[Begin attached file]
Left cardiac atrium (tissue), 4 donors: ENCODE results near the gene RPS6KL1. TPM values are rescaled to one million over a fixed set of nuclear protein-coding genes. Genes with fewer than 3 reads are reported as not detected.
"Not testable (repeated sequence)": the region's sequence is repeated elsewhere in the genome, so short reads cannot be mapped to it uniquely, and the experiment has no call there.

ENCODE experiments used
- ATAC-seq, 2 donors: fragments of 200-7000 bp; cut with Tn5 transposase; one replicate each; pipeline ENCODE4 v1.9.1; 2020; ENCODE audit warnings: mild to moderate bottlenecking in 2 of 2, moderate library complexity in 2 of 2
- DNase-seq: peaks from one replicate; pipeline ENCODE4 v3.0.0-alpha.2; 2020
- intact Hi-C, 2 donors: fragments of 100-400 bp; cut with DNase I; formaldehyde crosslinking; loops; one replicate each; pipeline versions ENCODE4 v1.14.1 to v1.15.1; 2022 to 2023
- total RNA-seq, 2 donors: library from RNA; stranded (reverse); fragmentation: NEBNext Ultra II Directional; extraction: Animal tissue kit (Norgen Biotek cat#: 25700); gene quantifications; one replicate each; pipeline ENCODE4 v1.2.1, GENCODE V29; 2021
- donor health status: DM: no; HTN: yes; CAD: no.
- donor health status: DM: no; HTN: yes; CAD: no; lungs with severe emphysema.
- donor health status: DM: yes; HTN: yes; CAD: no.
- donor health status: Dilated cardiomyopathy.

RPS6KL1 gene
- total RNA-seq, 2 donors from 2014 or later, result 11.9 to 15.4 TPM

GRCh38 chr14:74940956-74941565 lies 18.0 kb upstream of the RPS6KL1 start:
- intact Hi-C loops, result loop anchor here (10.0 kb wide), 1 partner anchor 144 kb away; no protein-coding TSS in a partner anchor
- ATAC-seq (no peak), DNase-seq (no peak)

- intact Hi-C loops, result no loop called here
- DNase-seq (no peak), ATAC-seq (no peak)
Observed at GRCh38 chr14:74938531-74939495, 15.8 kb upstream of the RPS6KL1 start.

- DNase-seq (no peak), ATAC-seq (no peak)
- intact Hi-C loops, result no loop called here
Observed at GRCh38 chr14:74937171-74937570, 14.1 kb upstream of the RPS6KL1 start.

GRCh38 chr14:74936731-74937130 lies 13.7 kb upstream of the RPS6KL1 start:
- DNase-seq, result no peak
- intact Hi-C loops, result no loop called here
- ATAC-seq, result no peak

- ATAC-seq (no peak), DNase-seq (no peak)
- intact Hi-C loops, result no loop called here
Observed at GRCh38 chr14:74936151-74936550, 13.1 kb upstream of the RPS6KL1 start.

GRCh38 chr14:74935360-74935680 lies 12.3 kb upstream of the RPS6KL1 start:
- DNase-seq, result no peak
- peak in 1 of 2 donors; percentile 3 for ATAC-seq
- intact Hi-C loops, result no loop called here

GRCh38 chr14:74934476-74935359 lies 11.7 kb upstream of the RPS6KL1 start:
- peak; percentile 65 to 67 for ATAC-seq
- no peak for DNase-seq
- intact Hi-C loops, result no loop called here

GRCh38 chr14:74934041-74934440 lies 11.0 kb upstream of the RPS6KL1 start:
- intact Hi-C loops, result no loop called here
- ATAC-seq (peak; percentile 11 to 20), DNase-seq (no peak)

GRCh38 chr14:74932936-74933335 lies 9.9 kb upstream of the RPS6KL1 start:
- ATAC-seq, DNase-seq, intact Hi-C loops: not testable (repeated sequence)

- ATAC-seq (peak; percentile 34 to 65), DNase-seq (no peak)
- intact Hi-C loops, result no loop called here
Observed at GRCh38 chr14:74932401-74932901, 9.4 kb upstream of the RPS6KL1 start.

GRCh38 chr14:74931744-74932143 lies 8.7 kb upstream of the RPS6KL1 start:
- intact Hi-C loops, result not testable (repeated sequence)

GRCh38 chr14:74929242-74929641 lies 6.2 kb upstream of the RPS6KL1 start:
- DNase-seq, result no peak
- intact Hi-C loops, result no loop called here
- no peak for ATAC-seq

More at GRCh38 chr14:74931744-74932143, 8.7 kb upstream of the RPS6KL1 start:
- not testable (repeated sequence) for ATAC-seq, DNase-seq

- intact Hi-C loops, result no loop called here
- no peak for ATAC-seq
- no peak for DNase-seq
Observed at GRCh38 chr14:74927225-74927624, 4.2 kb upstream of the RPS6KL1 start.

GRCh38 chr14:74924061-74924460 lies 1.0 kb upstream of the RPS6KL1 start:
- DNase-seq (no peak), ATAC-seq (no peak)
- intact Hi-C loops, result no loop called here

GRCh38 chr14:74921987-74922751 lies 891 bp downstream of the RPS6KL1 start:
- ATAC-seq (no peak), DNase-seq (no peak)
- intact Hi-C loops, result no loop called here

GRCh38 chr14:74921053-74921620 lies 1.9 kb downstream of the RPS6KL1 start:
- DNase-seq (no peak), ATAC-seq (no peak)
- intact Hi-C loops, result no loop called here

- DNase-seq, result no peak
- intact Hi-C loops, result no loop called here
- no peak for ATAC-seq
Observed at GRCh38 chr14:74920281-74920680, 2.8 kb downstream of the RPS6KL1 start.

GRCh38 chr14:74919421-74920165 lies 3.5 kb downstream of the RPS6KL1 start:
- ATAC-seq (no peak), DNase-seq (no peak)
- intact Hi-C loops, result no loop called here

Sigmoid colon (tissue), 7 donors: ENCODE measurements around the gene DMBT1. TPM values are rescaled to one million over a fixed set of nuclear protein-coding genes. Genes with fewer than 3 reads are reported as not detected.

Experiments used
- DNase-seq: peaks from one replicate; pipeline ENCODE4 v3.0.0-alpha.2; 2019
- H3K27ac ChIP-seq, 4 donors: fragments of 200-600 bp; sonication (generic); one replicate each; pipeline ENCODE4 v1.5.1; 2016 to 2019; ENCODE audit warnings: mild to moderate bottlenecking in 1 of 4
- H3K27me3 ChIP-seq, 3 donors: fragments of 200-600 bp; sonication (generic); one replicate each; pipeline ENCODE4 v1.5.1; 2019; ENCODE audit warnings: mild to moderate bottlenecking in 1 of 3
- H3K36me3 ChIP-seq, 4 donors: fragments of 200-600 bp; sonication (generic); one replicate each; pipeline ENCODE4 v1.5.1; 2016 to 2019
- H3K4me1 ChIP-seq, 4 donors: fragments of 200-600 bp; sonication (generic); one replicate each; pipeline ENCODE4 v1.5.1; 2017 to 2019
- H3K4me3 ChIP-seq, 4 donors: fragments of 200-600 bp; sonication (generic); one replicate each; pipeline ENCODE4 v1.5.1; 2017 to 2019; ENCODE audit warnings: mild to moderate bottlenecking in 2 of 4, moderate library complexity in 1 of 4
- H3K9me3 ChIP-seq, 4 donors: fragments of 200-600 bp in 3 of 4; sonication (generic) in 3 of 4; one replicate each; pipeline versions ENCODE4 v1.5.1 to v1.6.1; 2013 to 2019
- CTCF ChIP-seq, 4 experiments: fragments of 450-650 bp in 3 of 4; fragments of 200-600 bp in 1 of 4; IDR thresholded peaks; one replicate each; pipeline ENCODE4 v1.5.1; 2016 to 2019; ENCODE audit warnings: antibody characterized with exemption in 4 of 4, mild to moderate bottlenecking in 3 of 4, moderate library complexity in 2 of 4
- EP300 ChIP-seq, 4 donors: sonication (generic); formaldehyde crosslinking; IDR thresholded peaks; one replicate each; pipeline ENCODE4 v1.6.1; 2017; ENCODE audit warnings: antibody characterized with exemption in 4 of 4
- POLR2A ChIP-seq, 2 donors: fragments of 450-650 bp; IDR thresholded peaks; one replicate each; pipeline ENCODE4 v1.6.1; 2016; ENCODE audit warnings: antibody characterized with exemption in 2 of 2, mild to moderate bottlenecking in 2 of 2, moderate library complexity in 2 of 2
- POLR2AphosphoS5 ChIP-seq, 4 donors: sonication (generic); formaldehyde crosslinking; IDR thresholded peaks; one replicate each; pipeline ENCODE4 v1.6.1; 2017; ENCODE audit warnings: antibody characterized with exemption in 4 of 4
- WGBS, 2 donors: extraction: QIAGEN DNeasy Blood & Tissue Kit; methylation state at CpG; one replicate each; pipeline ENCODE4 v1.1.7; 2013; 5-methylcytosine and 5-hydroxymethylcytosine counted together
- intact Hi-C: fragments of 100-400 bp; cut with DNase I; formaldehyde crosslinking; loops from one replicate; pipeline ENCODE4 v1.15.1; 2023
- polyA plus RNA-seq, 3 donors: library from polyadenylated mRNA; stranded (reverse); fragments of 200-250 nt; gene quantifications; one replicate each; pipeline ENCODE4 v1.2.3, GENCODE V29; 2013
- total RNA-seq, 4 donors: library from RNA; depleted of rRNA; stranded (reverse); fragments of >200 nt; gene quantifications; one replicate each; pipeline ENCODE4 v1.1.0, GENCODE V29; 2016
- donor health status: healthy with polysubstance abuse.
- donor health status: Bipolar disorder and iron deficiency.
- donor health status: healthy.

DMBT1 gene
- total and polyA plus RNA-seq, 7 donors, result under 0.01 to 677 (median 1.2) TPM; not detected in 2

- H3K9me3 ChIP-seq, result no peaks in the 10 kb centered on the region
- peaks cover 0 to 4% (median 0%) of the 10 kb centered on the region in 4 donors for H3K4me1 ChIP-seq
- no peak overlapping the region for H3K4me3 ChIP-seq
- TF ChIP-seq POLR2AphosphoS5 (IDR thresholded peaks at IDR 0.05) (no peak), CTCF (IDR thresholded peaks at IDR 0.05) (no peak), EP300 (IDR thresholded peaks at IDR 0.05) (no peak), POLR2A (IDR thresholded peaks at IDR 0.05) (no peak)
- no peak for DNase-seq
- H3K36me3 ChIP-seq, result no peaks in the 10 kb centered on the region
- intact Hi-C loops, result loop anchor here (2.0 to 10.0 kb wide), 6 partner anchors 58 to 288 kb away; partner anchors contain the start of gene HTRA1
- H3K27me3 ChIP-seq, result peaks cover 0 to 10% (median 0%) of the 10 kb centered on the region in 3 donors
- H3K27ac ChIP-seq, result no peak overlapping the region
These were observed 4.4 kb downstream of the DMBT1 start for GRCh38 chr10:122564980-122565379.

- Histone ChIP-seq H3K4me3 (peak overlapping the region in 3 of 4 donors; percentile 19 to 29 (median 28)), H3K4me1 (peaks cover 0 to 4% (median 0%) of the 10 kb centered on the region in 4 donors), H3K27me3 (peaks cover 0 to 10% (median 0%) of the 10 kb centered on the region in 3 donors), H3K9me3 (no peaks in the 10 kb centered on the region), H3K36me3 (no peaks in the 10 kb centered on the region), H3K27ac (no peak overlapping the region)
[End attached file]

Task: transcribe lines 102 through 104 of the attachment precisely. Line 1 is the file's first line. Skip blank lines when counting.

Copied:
- intact Hi-C loops, result loop anchor here (2.0 to 10.0 kb wide), 6 partner anchors 58 to 288 kb away; partner anchors contain the start of gene HTRA1
- H3K27me3 ChIP-seq, result peaks cover 0 to 10% (median 0%) of the 10 kb centered on the region in 3 donors
- H3K27ac ChIP-seq, result no peak overlapping the region